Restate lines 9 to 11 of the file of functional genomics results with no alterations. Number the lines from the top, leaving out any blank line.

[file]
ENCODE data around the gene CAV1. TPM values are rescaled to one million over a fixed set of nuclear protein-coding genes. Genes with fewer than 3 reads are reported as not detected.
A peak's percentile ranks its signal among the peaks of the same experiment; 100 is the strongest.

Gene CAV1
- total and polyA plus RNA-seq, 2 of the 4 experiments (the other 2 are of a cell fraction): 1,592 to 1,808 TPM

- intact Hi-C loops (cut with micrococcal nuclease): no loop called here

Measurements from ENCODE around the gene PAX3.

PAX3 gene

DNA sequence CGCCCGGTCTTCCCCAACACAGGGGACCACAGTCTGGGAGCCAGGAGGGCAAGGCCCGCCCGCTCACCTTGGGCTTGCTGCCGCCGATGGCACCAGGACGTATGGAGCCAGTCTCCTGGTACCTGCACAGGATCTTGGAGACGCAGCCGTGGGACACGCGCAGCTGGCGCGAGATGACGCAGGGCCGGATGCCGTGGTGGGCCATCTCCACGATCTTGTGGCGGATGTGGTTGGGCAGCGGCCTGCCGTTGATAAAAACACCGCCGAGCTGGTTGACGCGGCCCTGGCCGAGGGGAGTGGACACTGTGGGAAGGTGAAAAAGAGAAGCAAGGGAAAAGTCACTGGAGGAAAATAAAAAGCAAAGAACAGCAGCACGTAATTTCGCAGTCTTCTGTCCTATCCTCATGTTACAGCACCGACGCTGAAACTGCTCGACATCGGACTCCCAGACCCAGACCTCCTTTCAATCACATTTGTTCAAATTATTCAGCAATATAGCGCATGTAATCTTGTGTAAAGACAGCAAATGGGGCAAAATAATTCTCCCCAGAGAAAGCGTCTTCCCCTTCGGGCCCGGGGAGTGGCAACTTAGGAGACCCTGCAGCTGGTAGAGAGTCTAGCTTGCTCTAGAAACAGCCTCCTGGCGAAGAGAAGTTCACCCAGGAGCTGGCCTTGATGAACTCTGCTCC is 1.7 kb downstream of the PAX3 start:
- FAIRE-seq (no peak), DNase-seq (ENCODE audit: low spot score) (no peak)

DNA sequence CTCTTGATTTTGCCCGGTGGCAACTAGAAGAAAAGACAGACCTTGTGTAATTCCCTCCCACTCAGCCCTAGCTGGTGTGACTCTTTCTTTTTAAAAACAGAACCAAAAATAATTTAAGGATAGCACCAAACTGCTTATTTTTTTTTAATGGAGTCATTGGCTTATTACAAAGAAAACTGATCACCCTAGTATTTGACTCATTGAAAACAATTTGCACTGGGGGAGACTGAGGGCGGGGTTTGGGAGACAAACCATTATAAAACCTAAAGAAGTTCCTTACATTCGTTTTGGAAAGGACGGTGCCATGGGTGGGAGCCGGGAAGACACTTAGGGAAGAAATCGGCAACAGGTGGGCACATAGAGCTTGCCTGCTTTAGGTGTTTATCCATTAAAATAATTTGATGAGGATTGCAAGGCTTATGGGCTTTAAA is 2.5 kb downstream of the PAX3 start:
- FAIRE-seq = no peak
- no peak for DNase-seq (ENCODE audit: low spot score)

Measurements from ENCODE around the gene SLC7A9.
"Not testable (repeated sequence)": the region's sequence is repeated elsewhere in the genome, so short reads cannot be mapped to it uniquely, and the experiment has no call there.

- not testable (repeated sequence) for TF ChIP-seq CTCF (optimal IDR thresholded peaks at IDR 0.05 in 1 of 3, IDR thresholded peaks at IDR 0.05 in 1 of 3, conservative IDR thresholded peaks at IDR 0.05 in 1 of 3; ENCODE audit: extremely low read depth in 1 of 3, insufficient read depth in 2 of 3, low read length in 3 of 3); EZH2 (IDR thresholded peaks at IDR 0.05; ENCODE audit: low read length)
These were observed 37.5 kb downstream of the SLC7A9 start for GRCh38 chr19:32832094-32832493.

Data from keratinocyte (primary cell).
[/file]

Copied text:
- FAIRE-seq (no peak), DNase-seq (ENCODE audit: low spot score) (no peak)

DNA sequence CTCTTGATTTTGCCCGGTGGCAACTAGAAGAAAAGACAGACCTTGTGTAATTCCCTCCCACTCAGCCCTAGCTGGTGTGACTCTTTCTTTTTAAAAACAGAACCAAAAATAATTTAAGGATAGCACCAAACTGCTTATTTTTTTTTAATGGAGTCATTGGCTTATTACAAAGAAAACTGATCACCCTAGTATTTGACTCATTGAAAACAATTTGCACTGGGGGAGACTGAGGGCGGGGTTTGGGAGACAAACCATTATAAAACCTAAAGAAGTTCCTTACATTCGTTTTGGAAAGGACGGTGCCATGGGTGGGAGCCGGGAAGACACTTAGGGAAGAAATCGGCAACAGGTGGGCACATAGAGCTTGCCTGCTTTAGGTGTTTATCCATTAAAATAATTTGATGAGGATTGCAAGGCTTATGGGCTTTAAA is 2.5 kb downstream of the PAX3 start:
- FAIRE-seq = no peak